His uncle, Henry Ford II, created the Renaissance Center.
William Clay Ford Jr. will refurbish Michigan Central Station at 2001 15th St., a Beaux arts building embedded in the city’s narrative since its opening in 1913.
Already, nearly 200 employees drive, not to Ford World Headquarters, known as the Glass House, or surrounding buildings throughout the Dearborn campus, but instead to a former hosiery factory at 1907 Michigan Ave., known simply as The Factory.
“My daughter works at Ford. She’s actually at The Factory and absolutely loves it,” Bill Ford said. “My kids are vitally interested in the company and in the future. They are so excited by all this.”
The Factory offices, located near trendy restaurants in the hip neighborhood just west of downtown, just opened in May. Corktown assignments have gone to the auto electrification and self-driving teams.
“I’ve always thought about what Ford could and should be like years from now,” the executive chairman said. “As I was thinking about us inventing the new, modern era, particularly after we started to go to what’s now called The Factory here. I had my eye on that two years ago.”
In outlining his vision, Ford weaves stories of the past, the present and the future.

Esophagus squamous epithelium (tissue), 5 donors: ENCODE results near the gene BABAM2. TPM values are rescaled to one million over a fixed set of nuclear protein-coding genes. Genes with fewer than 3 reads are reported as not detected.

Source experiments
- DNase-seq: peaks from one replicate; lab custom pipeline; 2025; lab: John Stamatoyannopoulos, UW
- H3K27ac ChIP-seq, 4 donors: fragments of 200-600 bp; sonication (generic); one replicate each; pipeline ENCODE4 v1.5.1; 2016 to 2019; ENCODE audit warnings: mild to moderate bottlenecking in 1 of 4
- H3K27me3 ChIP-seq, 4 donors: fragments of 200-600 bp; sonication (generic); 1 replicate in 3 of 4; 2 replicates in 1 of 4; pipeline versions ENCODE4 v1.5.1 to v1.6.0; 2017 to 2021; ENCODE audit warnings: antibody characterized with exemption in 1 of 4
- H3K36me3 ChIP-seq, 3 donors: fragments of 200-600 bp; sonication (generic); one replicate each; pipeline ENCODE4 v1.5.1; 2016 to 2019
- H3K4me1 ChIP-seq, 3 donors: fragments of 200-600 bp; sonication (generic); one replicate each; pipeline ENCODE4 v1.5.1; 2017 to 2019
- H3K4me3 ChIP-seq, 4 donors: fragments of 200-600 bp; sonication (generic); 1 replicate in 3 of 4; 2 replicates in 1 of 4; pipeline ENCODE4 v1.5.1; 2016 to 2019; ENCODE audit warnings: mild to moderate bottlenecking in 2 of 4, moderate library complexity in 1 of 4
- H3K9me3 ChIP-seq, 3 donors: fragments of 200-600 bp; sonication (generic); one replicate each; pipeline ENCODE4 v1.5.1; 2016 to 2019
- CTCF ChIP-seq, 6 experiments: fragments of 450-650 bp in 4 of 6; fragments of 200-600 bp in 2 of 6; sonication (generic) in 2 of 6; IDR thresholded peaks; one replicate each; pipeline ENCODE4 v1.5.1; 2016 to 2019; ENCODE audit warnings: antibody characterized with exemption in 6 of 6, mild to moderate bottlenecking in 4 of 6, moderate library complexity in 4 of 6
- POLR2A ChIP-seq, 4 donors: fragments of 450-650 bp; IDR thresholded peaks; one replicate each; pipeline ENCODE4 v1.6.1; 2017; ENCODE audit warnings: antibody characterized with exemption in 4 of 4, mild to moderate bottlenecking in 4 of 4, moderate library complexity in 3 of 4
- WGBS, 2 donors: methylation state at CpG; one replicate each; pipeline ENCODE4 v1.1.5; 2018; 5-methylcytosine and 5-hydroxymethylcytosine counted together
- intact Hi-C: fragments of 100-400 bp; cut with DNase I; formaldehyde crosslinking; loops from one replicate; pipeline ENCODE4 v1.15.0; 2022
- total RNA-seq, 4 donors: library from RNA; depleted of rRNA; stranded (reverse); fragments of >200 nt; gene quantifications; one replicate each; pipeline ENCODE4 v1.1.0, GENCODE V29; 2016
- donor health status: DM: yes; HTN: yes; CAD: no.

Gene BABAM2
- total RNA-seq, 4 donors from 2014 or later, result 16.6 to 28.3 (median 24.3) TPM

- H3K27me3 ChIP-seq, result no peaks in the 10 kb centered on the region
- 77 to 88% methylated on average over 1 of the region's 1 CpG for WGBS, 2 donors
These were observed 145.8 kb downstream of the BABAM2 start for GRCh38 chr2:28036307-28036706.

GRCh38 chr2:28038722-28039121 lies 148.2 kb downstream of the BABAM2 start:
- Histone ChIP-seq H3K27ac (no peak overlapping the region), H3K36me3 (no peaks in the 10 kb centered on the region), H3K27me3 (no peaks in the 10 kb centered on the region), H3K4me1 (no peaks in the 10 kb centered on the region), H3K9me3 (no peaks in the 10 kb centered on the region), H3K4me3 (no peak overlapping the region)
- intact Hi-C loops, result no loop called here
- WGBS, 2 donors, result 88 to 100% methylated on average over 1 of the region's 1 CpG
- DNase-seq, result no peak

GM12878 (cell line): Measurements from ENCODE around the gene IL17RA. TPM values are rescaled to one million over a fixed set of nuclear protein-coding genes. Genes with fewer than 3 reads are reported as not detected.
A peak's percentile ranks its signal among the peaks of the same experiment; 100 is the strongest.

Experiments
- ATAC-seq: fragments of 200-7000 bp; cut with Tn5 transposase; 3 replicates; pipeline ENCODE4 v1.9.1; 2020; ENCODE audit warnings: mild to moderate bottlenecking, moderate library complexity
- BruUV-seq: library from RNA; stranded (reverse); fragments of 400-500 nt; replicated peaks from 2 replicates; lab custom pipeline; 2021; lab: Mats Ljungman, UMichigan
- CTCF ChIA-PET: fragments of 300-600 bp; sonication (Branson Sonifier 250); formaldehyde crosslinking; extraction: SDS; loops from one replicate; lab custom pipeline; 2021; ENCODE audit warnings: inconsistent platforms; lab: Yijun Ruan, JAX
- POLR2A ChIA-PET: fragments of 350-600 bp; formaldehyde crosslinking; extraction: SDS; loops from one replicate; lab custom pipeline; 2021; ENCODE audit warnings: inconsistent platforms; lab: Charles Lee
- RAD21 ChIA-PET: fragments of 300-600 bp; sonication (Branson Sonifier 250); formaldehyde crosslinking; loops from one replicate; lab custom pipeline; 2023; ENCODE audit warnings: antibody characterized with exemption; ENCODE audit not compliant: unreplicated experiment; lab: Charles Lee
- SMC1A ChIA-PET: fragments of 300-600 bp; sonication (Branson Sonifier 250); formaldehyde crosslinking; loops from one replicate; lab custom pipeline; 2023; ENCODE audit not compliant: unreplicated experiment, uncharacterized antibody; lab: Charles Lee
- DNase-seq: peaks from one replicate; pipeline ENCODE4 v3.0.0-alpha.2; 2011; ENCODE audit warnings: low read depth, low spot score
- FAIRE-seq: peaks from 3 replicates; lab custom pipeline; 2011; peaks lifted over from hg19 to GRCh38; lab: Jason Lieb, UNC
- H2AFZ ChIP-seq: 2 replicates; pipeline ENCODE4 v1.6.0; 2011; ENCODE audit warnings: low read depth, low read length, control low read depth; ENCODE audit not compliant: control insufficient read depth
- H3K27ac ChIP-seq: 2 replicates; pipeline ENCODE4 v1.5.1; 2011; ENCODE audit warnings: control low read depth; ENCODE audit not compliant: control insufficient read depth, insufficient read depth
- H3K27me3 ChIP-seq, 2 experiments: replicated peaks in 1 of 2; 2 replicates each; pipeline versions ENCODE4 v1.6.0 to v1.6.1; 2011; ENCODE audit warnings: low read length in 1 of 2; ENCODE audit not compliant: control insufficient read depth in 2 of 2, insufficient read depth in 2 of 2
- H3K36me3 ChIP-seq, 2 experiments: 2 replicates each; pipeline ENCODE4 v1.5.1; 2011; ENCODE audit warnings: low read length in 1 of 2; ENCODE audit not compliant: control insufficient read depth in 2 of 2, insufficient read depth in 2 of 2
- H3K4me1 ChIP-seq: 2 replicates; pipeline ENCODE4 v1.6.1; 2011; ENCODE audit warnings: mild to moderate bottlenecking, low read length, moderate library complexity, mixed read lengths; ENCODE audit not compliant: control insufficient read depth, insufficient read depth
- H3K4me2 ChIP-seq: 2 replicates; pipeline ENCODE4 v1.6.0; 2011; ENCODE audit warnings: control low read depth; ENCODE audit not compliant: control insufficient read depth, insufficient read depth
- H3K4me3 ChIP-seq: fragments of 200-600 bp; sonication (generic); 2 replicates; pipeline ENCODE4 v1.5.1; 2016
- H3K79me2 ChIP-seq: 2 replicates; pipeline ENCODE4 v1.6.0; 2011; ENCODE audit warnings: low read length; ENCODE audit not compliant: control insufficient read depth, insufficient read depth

“I’ve been here my entire life,” Ford said. “I’ve seen this city through its best of times and I’ve seen it through its worst of times. I’m old enough to remember when I was young, that everything I did happened in the city. My father’s office was just down the streethere, the old Lions’ office, across from Tiger Stadium.”
The forefront of change
During his drives, Ford thought about the future of cars.
“It struck me, years ago, even back in the depths of the recession, that our world was going to change. Nobody in Detroit was thinking about what that might look like. So I wanted to be at the forefront of that change,” he said.
When General Motors and what then was Chrysler filed for bankruptcy, Bill Ford created a low-profile company that has invested millions of dollars in projects that would help transform the car business.